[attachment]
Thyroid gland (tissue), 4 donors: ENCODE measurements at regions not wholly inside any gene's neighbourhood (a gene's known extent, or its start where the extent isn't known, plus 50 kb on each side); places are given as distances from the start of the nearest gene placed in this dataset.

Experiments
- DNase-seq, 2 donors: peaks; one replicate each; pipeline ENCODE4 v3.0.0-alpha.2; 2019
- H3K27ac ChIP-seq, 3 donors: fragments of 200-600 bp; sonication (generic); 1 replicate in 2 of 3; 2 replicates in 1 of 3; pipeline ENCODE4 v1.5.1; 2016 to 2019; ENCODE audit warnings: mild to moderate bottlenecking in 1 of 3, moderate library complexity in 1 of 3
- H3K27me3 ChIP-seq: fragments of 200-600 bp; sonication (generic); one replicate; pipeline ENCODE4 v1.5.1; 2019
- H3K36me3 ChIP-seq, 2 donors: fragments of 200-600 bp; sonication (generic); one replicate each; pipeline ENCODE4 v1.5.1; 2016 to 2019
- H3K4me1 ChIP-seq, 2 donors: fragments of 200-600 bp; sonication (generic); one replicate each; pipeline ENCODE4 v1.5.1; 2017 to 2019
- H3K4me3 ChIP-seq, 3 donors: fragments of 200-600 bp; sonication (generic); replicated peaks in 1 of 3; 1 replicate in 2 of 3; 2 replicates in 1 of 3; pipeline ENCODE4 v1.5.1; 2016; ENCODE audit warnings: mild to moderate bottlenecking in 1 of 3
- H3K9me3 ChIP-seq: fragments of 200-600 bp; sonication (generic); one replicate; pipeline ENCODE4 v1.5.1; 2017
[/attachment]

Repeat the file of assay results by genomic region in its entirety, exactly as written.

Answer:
Thyroid gland (tissue), 4 donors: ENCODE measurements at regions not wholly inside any gene's neighbourhood (a gene's known extent, or its start where the extent isn't known, plus 50 kb on each side); places are given as distances from the start of the nearest gene placed in this dataset.

Experiments
- DNase-seq, 2 donors: peaks; one replicate each; pipeline ENCODE4 v3.0.0-alpha.2; 2019
- H3K27ac ChIP-seq, 3 donors: fragments of 200-600 bp; sonication (generic); 1 replicate in 2 of 3; 2 replicates in 1 of 3; pipeline ENCODE4 v1.5.1; 2016 to 2019; ENCODE audit warnings: mild to moderate bottlenecking in 1 of 3, moderate library complexity in 1 of 3
- H3K27me3 ChIP-seq: fragments of 200-600 bp; sonication (generic); one replicate; pipeline ENCODE4 v1.5.1; 2019
- H3K36me3 ChIP-seq, 2 donors: fragments of 200-600 bp; sonication (generic); one replicate each; pipeline ENCODE4 v1.5.1; 2016 to 2019
- H3K4me1 ChIP-seq, 2 donors: fragments of 200-600 bp; sonication (generic); one replicate each; pipeline ENCODE4 v1.5.1; 2017 to 2019
- H3K4me3 ChIP-seq, 3 donors: fragments of 200-600 bp; sonication (generic); replicated peaks in 1 of 3; 1 replicate in 2 of 3; 2 replicates in 1 of 3; pipeline ENCODE4 v1.5.1; 2016; ENCODE audit warnings: mild to moderate bottlenecking in 1 of 3
- H3K9me3 ChIP-seq: fragments of 200-600 bp; sonication (generic); one replicate; pipeline ENCODE4 v1.5.1; 2017